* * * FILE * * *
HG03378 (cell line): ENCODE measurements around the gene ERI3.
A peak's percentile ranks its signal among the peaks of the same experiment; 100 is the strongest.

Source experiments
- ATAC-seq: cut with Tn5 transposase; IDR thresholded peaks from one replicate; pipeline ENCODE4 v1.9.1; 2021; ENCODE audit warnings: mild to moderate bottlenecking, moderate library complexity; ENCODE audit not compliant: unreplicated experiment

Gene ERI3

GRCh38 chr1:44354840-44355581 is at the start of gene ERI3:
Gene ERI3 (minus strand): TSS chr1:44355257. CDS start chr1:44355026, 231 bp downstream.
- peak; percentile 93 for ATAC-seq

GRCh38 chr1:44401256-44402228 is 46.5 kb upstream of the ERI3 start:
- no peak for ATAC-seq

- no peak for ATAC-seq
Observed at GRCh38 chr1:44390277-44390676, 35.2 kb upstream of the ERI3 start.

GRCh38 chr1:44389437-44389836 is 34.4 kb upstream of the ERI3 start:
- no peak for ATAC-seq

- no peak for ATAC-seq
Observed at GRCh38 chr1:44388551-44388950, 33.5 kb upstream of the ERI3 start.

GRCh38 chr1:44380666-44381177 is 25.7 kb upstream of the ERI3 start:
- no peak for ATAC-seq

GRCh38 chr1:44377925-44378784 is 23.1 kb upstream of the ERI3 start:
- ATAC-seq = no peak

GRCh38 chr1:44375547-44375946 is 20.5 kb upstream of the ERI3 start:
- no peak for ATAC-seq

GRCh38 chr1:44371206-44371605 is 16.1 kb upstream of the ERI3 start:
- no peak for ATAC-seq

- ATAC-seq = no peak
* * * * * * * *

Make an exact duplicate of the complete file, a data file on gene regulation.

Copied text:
HG03378 (cell line): ENCODE measurements around the gene ERI3.
A peak's percentile ranks its signal among the peaks of the same experiment; 100 is the strongest.

Source experiments
- ATAC-seq: cut with Tn5 transposase; IDR thresholded peaks from one replicate; pipeline ENCODE4 v1.9.1; 2021; ENCODE audit warnings: mild to moderate bottlenecking, moderate library complexity; ENCODE audit not compliant: unreplicated experiment

Gene ERI3

GRCh38 chr1:44354840-44355581 is at the start of gene ERI3:
Gene ERI3 (minus strand): TSS chr1:44355257. CDS start chr1:44355026, 231 bp downstream.
- peak; percentile 93 for ATAC-seq

GRCh38 chr1:44401256-44402228 is 46.5 kb upstream of the ERI3 start:
- no peak for ATAC-seq

- no peak for ATAC-seq
Observed at GRCh38 chr1:44390277-44390676, 35.2 kb upstream of the ERI3 start.

GRCh38 chr1:44389437-44389836 is 34.4 kb upstream of the ERI3 start:
- no peak for ATAC-seq

- no peak for ATAC-seq
Observed at GRCh38 chr1:44388551-44388950, 33.5 kb upstream of the ERI3 start.

GRCh38 chr1:44380666-44381177 is 25.7 kb upstream of the ERI3 start:
- no peak for ATAC-seq

GRCh38 chr1:44377925-44378784 is 23.1 kb upstream of the ERI3 start:
- ATAC-seq = no peak

GRCh38 chr1:44375547-44375946 is 20.5 kb upstream of the ERI3 start:
- no peak for ATAC-seq

GRCh38 chr1:44371206-44371605 is 16.1 kb upstream of the ERI3 start:
- no peak for ATAC-seq

- ATAC-seq = no peak